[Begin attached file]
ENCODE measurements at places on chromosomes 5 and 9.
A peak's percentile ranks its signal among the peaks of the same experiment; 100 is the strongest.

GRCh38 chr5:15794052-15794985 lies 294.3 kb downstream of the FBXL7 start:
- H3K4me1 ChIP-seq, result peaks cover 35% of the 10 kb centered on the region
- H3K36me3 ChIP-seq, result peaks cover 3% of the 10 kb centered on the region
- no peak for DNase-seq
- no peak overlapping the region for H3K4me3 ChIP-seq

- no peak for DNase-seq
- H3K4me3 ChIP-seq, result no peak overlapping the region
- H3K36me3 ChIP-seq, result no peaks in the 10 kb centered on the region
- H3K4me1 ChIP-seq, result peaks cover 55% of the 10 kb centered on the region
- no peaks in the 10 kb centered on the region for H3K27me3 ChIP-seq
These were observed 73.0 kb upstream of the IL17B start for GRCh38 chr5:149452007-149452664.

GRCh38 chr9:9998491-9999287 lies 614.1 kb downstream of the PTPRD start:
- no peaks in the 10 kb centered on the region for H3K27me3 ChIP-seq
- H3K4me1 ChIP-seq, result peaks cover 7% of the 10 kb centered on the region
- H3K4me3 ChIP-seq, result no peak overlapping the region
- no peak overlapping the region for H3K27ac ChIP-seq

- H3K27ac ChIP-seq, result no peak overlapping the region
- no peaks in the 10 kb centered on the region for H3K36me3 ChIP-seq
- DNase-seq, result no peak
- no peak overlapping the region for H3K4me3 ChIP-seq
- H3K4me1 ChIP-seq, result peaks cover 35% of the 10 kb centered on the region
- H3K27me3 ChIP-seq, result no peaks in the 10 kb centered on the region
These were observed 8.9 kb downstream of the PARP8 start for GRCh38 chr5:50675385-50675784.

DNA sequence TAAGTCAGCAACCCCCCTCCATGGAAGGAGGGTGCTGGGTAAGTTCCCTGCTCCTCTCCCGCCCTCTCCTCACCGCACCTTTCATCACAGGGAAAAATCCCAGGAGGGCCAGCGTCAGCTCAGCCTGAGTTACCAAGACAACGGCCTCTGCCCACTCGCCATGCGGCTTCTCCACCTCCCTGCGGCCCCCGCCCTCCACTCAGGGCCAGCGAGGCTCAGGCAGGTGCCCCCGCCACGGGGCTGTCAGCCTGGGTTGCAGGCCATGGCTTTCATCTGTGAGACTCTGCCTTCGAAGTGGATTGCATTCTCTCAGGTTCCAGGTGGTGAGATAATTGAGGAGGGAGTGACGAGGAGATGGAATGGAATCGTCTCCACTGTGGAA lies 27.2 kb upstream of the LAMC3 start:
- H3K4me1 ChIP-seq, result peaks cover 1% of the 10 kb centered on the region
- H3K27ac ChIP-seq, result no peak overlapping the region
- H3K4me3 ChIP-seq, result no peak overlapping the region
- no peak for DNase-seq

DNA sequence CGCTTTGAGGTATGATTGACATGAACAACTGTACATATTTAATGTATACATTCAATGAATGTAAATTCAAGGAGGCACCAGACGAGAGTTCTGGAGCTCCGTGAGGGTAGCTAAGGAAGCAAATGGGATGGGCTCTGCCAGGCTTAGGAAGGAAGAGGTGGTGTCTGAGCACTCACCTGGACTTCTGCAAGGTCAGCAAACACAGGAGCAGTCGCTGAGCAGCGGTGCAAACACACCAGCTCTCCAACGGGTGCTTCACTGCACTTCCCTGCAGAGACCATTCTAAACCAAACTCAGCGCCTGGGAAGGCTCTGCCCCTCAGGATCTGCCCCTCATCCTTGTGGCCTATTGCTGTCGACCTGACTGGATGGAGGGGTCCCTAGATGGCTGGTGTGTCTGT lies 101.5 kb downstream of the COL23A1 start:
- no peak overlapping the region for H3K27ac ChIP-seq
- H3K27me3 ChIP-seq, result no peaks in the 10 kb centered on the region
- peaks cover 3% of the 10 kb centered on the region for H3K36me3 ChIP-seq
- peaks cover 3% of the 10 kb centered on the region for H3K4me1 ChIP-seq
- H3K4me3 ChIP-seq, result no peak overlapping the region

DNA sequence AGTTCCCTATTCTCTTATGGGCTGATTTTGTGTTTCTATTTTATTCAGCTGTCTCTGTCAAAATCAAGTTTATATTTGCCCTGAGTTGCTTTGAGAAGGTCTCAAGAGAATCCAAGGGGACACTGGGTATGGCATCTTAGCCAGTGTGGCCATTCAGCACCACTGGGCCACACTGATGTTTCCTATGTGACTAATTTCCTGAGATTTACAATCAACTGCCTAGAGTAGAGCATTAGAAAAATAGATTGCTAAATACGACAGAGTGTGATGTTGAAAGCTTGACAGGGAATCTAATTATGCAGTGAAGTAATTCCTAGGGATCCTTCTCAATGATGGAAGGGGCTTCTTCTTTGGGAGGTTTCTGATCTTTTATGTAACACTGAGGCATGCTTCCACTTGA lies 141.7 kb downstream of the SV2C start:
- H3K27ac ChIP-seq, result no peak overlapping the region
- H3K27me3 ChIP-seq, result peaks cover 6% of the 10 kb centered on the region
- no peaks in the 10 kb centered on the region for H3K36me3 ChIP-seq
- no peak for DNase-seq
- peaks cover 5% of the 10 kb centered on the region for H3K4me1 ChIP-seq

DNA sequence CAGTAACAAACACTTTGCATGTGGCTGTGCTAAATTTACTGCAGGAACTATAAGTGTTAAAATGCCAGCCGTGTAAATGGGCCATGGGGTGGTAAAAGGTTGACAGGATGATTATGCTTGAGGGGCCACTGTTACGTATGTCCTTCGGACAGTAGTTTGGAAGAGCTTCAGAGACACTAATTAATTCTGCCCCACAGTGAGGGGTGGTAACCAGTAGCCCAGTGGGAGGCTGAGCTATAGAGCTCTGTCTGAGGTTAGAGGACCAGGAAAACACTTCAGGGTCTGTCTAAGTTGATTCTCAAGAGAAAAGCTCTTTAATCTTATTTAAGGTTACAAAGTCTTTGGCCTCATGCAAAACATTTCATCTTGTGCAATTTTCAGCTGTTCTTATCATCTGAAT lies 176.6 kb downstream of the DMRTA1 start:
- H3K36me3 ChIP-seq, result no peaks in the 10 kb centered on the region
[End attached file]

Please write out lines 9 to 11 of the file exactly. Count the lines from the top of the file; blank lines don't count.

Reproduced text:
- H3K4me3 ChIP-seq, result no peak overlapping the region
- H3K36me3 ChIP-seq, result no peaks in the 10 kb centered on the region
- H3K4me1 ChIP-seq, result peaks cover 55% of the 10 kb centered on the region